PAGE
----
Graduate Student Posters

Sensitivity Analysis for Outcome Tests

Elisha Cohen (Emory University)

Abstract: Outcome tests, a method that can be used for evaluating bias in selection making processes, are especially useful when using administrative datasets that contain only observations after the selection process has occurred. I show the outcome test lower bound derived by Knox, Lowe, and Mummolo (...

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Cheap Talk or Circuit to the Legislature: Why Do Corporations Express Public Support for and Opposition Against Free Trade?

Dahyun Choi (Princeton University)

Abstract: Studies of lobbying demonstrate that sending costly signals can further enhance the credibility of the information conveyed by firms, and this characteristic of lobbying has made scholars assume that entering into the lobbying market is the most effective channel for firms to influence...

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Quantifying Triggers With Event Coincidence Analysis: An Application to Mass Civilian Killings in Civil War, 1989-2017

Angela Chesler (University of Notre Dame)

Abstract: Scholars of international relations, comparative politics, and peace and conflict studies are often interested in questions concerning the triggers of extreme political outcomes such as war, coups, and genocide. In a causal chain, a trigger is an immediate cause that can be...

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The Persuasion Effect and Contrast Effect of Radical Right Voters – the case of Germany

Ka-Ming Chan (Ludwig Maximilian University of Munich)

Abstract: During the 2013-2017 electoral cycle, Alternative for Germany (AfD) emerged as a radical right party in the electoral market and it broke into thirteen subnational parliaments. This research investigates whether its voters shifted their ideological self-position in the rightward direction throughout these concatenated elections. This rationalization process, in which...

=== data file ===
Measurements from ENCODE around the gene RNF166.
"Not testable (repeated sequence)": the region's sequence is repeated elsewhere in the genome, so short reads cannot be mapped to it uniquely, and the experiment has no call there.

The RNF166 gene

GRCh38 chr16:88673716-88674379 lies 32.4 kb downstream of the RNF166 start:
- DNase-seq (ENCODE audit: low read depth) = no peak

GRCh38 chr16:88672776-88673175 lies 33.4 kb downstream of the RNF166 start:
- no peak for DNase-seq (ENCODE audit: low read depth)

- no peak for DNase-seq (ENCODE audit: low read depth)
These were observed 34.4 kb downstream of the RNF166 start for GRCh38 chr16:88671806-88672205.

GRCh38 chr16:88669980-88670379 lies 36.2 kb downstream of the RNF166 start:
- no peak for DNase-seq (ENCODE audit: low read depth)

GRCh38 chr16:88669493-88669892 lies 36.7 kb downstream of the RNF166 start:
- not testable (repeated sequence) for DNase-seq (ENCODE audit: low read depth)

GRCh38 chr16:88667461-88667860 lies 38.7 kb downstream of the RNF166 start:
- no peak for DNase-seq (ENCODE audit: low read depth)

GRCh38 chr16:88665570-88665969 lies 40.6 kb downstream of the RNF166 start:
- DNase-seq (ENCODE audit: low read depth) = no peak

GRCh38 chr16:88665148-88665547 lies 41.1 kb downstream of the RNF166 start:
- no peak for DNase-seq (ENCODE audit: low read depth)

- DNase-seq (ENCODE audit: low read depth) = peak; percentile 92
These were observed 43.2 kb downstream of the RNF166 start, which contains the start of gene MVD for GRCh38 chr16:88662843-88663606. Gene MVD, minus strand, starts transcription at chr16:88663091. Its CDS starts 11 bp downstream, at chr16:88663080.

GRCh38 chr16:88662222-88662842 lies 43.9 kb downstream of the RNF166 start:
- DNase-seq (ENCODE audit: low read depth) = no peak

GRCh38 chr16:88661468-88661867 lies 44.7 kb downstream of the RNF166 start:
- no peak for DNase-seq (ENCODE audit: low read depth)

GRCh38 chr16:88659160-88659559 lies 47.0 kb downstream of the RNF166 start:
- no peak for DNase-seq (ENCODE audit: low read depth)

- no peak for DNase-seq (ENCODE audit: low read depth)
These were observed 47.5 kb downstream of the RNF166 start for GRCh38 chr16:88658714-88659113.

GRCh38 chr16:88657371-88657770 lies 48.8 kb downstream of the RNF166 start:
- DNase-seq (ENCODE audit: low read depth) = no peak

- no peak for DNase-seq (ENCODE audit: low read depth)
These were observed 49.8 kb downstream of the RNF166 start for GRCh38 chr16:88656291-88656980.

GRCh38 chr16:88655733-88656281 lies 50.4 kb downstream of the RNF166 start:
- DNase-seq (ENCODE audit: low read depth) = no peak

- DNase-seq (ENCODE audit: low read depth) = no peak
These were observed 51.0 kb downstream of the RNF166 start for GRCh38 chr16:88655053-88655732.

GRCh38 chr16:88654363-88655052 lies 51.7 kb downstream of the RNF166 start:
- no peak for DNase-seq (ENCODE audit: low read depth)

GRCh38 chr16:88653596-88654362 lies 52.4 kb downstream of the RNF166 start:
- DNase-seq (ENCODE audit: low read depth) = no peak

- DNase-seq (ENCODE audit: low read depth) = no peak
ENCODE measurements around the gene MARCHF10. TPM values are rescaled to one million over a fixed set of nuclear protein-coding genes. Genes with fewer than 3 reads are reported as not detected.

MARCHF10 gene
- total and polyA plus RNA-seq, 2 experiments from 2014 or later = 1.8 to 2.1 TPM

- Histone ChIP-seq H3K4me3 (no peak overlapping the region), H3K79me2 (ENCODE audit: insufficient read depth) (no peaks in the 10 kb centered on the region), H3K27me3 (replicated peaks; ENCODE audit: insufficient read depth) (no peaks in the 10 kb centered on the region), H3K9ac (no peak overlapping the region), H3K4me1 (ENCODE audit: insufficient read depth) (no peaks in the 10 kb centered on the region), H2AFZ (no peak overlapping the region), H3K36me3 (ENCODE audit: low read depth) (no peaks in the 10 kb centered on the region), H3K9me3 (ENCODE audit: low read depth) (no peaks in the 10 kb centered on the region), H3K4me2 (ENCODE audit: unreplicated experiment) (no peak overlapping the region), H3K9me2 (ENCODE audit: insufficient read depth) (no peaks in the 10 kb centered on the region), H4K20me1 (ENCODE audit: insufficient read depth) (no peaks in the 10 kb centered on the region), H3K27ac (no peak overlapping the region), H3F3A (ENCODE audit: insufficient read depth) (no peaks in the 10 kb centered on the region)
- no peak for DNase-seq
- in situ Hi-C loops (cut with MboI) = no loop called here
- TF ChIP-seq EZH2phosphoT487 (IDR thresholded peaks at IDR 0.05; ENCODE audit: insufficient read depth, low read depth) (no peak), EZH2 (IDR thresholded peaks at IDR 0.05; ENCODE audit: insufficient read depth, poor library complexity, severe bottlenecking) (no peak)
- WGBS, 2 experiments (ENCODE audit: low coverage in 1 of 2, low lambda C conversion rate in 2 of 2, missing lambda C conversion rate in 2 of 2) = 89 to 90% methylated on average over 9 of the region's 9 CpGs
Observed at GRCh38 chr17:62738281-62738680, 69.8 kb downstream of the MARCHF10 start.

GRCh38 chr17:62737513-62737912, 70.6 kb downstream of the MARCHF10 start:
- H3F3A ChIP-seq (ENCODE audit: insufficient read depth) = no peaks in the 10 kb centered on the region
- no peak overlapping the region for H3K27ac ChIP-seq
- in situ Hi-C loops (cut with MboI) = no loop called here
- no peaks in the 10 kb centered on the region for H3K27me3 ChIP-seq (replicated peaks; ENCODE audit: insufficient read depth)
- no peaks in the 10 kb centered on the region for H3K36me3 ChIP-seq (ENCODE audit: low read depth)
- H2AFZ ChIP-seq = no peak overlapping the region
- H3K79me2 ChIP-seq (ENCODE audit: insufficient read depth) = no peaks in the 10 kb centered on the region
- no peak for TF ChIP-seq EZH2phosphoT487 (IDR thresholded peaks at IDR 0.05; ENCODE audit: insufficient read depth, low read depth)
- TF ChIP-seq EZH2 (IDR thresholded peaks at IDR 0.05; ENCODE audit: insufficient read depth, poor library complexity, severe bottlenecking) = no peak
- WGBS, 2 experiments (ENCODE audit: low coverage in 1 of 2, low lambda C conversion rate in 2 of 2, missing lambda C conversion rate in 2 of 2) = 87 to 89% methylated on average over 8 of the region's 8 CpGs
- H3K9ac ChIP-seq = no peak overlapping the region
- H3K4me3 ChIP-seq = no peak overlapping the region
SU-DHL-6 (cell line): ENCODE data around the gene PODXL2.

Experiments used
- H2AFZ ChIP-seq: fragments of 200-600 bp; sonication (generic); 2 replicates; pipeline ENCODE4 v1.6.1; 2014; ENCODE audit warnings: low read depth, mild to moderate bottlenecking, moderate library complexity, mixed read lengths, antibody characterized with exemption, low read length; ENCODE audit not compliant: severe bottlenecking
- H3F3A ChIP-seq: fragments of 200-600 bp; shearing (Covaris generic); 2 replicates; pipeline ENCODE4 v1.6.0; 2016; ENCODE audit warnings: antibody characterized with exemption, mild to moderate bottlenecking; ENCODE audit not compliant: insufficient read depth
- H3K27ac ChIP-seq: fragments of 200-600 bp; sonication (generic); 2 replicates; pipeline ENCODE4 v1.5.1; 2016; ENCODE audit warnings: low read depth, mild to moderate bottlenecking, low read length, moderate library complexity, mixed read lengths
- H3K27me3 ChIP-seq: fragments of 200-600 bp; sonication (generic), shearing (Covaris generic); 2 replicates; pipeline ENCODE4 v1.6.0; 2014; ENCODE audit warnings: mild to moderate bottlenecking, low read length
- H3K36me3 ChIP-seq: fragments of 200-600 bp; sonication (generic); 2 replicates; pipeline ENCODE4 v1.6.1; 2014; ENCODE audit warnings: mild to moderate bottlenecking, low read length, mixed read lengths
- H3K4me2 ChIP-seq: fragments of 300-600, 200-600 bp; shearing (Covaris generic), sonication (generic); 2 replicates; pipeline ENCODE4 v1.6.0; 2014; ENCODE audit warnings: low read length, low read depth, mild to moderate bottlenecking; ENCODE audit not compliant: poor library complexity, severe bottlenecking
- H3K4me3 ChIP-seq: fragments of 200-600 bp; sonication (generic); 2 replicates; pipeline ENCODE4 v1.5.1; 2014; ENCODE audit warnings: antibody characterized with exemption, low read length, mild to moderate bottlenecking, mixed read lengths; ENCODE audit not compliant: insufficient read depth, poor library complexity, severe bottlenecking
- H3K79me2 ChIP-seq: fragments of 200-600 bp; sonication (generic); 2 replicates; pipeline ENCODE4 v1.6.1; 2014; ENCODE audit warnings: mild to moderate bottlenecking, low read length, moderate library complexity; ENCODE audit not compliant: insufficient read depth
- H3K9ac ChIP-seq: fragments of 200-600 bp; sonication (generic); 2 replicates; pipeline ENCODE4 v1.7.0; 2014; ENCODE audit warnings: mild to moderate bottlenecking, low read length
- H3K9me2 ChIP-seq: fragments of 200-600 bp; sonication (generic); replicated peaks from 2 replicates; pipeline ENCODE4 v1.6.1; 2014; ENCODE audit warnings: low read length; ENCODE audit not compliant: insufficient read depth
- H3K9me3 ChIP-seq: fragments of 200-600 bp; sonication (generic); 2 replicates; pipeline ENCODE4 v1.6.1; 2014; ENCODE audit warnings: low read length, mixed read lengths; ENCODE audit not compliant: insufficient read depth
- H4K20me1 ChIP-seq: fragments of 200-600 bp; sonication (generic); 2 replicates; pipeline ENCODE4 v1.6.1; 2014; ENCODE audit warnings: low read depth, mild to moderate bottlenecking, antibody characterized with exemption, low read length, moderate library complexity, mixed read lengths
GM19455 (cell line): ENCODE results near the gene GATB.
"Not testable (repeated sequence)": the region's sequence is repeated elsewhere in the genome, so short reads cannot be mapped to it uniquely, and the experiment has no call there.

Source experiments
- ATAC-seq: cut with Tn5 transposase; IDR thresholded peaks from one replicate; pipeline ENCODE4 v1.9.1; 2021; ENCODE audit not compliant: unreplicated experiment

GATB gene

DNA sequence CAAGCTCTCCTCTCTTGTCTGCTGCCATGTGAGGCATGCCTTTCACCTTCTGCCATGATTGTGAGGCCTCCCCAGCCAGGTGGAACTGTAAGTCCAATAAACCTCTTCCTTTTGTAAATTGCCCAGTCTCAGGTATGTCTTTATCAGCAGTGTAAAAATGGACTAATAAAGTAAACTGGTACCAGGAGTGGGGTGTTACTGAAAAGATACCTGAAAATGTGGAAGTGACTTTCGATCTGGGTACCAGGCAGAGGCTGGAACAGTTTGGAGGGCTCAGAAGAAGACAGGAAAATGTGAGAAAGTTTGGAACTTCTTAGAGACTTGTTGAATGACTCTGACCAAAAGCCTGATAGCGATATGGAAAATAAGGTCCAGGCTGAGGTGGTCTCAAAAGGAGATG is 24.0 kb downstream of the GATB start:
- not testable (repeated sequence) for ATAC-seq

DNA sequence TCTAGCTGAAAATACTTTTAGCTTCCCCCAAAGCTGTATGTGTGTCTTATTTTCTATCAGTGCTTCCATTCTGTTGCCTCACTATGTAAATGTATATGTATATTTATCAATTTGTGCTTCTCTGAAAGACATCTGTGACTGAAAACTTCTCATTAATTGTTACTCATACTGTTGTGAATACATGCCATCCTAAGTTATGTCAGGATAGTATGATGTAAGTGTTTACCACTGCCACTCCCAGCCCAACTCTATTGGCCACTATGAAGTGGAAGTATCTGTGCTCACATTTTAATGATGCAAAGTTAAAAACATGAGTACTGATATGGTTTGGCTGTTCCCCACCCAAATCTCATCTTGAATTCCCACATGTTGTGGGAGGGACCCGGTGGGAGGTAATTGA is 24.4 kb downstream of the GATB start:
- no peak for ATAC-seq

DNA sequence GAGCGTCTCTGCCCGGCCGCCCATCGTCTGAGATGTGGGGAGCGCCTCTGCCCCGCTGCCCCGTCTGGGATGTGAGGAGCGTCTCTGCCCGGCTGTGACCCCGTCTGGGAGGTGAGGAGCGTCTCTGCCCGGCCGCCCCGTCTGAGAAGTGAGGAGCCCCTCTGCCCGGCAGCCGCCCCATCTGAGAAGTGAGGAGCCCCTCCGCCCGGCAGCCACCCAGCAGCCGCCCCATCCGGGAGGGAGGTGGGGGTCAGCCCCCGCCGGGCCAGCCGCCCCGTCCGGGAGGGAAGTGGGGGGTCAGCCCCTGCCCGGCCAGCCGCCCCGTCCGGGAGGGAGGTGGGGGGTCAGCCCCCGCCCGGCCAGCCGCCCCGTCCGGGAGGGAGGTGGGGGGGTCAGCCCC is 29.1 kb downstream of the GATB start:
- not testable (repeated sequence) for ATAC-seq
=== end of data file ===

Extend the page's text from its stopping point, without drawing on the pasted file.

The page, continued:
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Learning From Likes: The Effect of Social Engagement Feedback on Politicians' Social Media Communications

Ryden Butler (Washington University in St. Louis)

Abstract: Considerable research indicates that politicians adapt their rhetoric in order to appeal to the preferences of their constituents. However scant research has examined this phenomenon in the context of politicians' social media communications. In this study I use...

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Priming Bias Versus Post-Treatment Bias in Experimental Designs

Jacob Brown (Harvard University), Matthew Blackwell (Harvard University), Sophie Hill (Harvard University), Kosuke Imai (Harvard University) and Teppei Yamamoto (Massachusetts Institute of Technology)

Abstract:  It is now widely recognized that conditioning on variables affected by a treatment can induce post-treatment bias when estimating causal...

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Friend or Faux: Social Network-Based Early Detection of Fake User Accounts on Facebook

Adam Breuer (Harvard University), R. Eilat (Facebook Research), U. Weinsberg (Facebook Research)

Abstract: In 2019 alone, Facebook disabled over 6 billion fake user accounts. While early...